Barcelona embraces itself for one of the biggest demonstrations seen in recent years. A massive crowd is expected to call for the establishment of an independent country within the European Union on Catalonia’s national day, September 11th.
This rally will add to the pressure on the Spanish government to ask for a European bailout, following the footsteps of Greece, Ireland and Portugal.
The national day of Catalonia, September 11th, commemorates the defeat of Catalonia in the War of Succession in 1714. After the last Spanish king died without a heir, various European forces intervened in setting a new royal dynasty. Catalonia chose the wrong side and was eventually defeated by the Spaniards. Barcelona fell after a long siege on this day in 1714.
In decentralized Spain, the region of Catalonia has a public holiday on this day, which is marked by various events. This year, 298 after that siege, Catalan independence is the limelight.
Catalonia enjoyed a significant degree of self governance and saw the Catalan language blooming. However, on the economic side, many Catalans feel they are over subsidizing over regions of Spain, paying more in taxes and receiving less, paying more in toll roads and not having the option to use toll-free roads, etc.
Tension has risen in recent years as the economic situation deteriorated everywhere. Privately funded non-binding local referendums were held since 2009 in support of an independent Catalan country within the EU. Being part of Europe, and the euro-zone, also had an impact on the sentiment – the same open borders and currency could be used, without being under the cosh of Madrid.
However, up to 2012, opinion polls showed no absolute majority for an independent state: many favored more autonomy, and in particular, the same tax model that another northern region has. The Basque Country collects its own taxes and only pays the central government money for specific services it receives. This model has been rejected by Madrid, and is another point of friction.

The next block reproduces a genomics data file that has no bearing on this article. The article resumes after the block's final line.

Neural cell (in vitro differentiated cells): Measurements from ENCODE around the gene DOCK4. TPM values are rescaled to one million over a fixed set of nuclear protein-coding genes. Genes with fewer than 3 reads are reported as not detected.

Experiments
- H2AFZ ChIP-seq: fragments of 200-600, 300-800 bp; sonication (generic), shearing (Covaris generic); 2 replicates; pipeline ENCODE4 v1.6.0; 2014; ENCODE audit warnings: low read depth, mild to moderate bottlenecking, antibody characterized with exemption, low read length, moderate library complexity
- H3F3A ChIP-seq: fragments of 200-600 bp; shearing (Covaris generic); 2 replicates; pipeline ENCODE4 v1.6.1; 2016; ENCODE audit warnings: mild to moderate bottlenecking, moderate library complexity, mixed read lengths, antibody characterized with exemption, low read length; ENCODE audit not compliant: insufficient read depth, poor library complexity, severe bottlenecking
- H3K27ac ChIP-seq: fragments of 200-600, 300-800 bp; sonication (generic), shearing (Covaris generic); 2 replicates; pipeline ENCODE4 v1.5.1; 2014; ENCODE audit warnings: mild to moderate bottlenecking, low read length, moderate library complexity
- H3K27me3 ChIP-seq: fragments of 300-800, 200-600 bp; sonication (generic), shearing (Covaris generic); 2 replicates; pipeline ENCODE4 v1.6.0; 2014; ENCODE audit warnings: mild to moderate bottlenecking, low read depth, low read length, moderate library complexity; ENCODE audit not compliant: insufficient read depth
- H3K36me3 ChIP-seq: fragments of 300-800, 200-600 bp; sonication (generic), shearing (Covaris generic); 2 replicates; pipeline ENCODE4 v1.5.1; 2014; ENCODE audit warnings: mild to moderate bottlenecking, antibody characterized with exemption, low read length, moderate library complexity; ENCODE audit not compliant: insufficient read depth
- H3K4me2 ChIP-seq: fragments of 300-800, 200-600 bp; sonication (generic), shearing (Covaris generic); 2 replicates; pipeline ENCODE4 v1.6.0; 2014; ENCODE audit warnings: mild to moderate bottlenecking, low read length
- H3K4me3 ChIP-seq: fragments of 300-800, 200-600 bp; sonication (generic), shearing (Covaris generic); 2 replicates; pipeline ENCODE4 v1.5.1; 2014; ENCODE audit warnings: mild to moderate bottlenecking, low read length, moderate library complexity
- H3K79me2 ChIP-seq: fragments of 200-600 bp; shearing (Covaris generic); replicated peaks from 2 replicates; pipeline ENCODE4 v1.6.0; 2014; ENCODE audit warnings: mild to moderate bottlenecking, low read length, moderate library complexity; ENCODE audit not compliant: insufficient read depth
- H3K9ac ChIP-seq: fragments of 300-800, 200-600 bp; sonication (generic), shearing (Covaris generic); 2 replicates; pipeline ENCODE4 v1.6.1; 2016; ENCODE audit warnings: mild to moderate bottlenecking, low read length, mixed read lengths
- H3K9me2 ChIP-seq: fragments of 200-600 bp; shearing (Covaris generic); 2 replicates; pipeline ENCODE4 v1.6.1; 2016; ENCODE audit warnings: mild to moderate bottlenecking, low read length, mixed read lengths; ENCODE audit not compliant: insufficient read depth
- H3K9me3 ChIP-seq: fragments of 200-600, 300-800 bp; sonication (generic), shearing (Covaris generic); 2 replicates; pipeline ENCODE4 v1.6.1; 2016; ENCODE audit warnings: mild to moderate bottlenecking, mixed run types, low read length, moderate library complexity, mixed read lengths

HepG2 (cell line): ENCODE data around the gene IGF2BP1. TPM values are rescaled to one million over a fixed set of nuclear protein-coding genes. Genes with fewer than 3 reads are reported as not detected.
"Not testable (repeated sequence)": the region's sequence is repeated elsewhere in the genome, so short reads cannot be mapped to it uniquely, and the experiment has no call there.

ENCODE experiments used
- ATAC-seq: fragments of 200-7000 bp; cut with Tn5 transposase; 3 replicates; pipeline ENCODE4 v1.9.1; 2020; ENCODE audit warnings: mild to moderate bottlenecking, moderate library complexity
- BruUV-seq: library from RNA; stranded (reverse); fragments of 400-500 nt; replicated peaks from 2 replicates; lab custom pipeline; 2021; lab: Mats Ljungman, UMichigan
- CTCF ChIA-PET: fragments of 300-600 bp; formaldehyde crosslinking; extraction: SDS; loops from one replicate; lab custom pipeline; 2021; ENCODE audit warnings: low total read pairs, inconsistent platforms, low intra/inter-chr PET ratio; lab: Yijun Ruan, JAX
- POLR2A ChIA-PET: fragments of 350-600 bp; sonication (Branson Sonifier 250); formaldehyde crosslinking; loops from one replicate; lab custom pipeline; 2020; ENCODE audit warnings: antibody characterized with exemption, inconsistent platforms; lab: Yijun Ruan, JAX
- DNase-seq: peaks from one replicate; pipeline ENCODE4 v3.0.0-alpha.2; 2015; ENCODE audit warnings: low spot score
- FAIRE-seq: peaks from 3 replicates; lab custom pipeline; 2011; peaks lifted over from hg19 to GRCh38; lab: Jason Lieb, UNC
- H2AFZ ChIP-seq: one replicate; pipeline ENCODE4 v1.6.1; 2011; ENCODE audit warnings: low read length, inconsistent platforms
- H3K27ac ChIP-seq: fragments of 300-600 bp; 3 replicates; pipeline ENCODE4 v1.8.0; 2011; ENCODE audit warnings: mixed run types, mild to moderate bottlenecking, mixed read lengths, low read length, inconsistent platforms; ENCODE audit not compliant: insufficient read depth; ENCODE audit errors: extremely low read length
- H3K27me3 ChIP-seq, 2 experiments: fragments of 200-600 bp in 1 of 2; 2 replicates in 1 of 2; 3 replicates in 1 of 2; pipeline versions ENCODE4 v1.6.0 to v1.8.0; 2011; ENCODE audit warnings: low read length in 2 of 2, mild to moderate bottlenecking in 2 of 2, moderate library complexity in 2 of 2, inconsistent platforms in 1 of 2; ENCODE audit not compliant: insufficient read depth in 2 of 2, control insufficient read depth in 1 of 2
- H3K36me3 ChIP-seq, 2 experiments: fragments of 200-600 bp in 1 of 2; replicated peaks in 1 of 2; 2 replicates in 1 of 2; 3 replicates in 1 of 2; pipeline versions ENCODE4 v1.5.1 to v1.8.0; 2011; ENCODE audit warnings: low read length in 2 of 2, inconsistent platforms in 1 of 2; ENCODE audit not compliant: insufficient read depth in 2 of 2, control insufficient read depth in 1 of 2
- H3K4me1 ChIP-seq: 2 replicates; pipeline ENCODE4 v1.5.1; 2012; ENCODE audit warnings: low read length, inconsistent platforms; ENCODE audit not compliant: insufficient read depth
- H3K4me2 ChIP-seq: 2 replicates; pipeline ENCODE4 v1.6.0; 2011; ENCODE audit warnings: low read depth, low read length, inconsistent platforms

Rise in Tensions
With more economic suffering, came more austerity, including the unpopular hike in VAT. And with growing fears in Europe, Catalonia found itself shut out of money markets. Practically, the central government is the only Spanish body with market access. So, Catalonia found itself asking for an internal bailout worth 5 billion euros.
This is one of the things that pushed more Catalans to the arms of the pro-independence camp. Also the threat of an ex colonel to use the army against Catalan independence angered many. Today, opinion polls show that independence has over 50% support. The national day will provide a chance to make this call public and massive.
Contrary to the previous days, the main slogan will be “Catalonia, a new independent state in Europe”. More mainstream politicians from the ruling center right CiU party will support, as well as ex FC Barcelona manager Pep Guardiola.
Anecdotal evidence seen around Barcelona shows that the turnout will be massive. Many people who shun away from politics intend to participate.
Implications for Spain
An independent Catalonia would hurt Spain both politically and economically. Suggesting Catalans an improved economic model would also inflict heavy damage: Catalonia is a relatively rich region which has significant industry and tourism. Giving up on this income would serve as a huge blow to Spain’s delicate finances.
A massive turnout in the rally and world attention would not lead to any immediate steps for independence or a struggle against it. However, it would add to the mounting pressure on Spanish PM Rajoy to ask for a bailout from Europe, a step needed to get the money flowing from the ECB. However, this blood wedding with “the men in black” could require more austerity and would hurt the government.
There were reports that Rajoy might with to wait with a request until after October 21st, when his own home region of Galicia goes to the polls. Asking for aid would dampen his party’s chances.
With Spain still not out of the woods, local events have serious implications. This is even more important when part of the country calls for secession.
Further reading: Draghi Lends a Political Hand to Rajoy